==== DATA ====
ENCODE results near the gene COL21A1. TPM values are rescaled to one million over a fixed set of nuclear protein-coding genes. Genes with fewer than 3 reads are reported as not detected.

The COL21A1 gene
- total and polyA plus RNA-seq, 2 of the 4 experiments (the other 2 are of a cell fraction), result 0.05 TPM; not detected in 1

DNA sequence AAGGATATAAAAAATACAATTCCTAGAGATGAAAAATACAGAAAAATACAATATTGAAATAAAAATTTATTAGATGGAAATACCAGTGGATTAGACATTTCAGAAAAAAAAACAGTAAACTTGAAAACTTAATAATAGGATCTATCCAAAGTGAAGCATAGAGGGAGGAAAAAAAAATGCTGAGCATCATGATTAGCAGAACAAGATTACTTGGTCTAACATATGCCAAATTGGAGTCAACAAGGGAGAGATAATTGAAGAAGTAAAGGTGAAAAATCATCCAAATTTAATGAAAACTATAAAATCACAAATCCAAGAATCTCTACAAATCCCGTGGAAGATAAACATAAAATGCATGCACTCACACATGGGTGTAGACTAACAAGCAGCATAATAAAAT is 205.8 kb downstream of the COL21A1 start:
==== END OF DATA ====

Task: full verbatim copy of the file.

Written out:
ENCODE results near the gene COL21A1. TPM values are rescaled to one million over a fixed set of nuclear protein-coding genes. Genes with fewer than 3 reads are reported as not detected.

The COL21A1 gene
- total and polyA plus RNA-seq, 2 of the 4 experiments (the other 2 are of a cell fraction), result 0.05 TPM; not detected in 1

DNA sequence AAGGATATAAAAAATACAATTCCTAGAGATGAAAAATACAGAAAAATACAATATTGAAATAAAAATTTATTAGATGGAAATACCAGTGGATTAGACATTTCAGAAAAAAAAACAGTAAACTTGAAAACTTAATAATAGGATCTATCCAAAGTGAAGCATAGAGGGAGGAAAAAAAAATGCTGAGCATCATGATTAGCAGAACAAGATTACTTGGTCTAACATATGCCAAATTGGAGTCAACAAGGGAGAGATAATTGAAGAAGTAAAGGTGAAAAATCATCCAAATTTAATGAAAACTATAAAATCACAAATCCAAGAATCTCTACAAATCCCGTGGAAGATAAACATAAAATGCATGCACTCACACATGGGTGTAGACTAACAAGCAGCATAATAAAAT is 205.8 kb downstream of the COL21A1 start: